European legislators adopted the draft of a “landmark” AI law last week that “ensures safety and compliance with fundamental rights, while boosting innovation.”

It simply ensures that the robot takeover will be orderly and unstoppable.

The Artificial Intelligence Act declares that AI should be restrained from doing things that people already do to one another: Deny basic rights and respect, manipulate opinions, and predict propensities for behaviors. Existing laws can’t stop such abuses of what the MEPs call “fundamental rights,” let alone their implications for applying for bank loans, getting or keeping jobs, or participating in elections.

Maybe holding AI to the same low standards (and providing similarly wiggly room for interpretation) will be an accomplishment?

But wait, there’s more: “High risk” AI systems — defined as pretty much any public AI that isn’t being used to sell us something — should not only be somehow responsible in ways that people aren’t, but rely on human oversight and respond to demands for details on their operation and complaints about their decisions.

Considering that the folks who are building today’s LLMs can’t explain how their creations learn to do things they weren’t coded to do, including “hallucinating” details, cheating at tasks, and showing signs of intentionality, these oversight and transparency components of the proposed law are pretty much dead on arrival.

The proposed legislation also contains the required blather about supporting innovation and commits resources at the national level to help AI developers build new things. And, in typical EU fashion, it promises a bloated supranational bureaucracy that will keep a handful of people employed whilst the AI revolution puts everyone else out of work.

“Safety and compliance with fundamental rights” is a MacGuffin intended to distract governments (and us) from this real employment and life-changing outcome of AI development.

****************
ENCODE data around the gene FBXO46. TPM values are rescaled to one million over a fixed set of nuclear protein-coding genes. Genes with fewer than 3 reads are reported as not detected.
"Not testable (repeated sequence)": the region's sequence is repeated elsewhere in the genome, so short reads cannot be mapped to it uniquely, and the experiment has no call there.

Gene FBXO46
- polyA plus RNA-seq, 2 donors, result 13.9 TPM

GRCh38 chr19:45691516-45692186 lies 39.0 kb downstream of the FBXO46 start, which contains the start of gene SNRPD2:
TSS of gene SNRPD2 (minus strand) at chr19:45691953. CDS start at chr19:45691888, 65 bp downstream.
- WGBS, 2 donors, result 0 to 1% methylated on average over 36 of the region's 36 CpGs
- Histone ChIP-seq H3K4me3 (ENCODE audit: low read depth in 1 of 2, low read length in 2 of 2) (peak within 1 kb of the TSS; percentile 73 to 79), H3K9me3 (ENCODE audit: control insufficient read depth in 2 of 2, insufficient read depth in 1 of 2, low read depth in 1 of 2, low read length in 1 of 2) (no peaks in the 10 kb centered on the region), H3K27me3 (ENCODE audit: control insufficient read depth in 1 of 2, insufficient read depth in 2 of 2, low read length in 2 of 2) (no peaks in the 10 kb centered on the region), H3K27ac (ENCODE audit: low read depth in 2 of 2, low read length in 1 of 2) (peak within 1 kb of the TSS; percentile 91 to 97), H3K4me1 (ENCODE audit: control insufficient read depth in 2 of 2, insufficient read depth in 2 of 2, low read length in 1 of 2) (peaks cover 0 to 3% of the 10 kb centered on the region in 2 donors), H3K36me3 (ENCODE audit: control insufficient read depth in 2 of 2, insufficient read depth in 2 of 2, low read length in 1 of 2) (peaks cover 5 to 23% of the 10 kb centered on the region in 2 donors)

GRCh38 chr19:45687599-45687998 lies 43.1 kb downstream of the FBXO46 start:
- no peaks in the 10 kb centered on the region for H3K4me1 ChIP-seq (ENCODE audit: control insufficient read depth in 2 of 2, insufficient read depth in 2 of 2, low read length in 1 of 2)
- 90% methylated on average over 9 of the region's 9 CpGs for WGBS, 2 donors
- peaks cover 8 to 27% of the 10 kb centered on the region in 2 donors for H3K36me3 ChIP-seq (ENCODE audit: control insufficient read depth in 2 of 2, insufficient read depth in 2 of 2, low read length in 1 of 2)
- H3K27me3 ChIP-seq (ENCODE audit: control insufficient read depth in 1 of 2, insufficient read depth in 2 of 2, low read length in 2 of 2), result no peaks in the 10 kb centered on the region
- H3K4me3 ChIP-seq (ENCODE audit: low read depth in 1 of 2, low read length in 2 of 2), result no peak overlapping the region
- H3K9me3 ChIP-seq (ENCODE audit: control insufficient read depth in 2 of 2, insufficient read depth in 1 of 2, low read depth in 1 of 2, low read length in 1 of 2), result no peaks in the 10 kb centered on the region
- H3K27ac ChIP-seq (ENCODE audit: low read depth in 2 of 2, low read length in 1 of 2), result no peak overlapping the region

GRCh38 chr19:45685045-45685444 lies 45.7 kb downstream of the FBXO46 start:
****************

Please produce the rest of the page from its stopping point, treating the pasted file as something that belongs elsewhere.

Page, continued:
People are being tasked with “partnering” with AI under the ruse that it will help them when they’re actually helping train the AIs to do their jobs. Robots are studying human movement on factory floors and behind the steering wheels of cars and trucks. Vast arrays of data are getting crunched so that machines can get better at making the decisions once made by human employees. Many thousands have already lost their jobs to AIs or, indirectly, become obsolete because workflows have been automated.

Many more will follow, and the AIs will keep getting smarter so they’ll always end up winning the competitions for jobs and authority.

On the other side of the equation are owners and providers of capital who benefit from increased productivity from workers who don’t need sleep, healthcare, or even physical form outside of a server box stuffed in a dark room. AI turns labor from a cost into an asset by streamlining the collection of profits that were formerly shared.

What happens to our work and personal lives? Don’t worry, say the people who will profit from the transformation. Everything will improve, however unevenly and spread over time spans that will likely be measured in generations, not years.

There’s no way to say what the new world will look like, nor define your role or your children’s’ role in it, but the profit opportunity is clear enough to warrant the investment of zillions of dollars.

Maybe the legislators who should wrestle with these facts are unable or unwilling to do anything about them. Maybe the people who’ll get rich from building robots are too powerful anyway. And maybe the rest of us are too stupid or beat up to realize that our problem isn’t that AI might treat us unfairly or unkindly, but rather that its most efficient function will be to take our jobs and automate our decision-making.

The EU’s Artificial Intelligence Act will only help ensure that the robot takeover is unstoppable.

But thank goodness it will be orderly.

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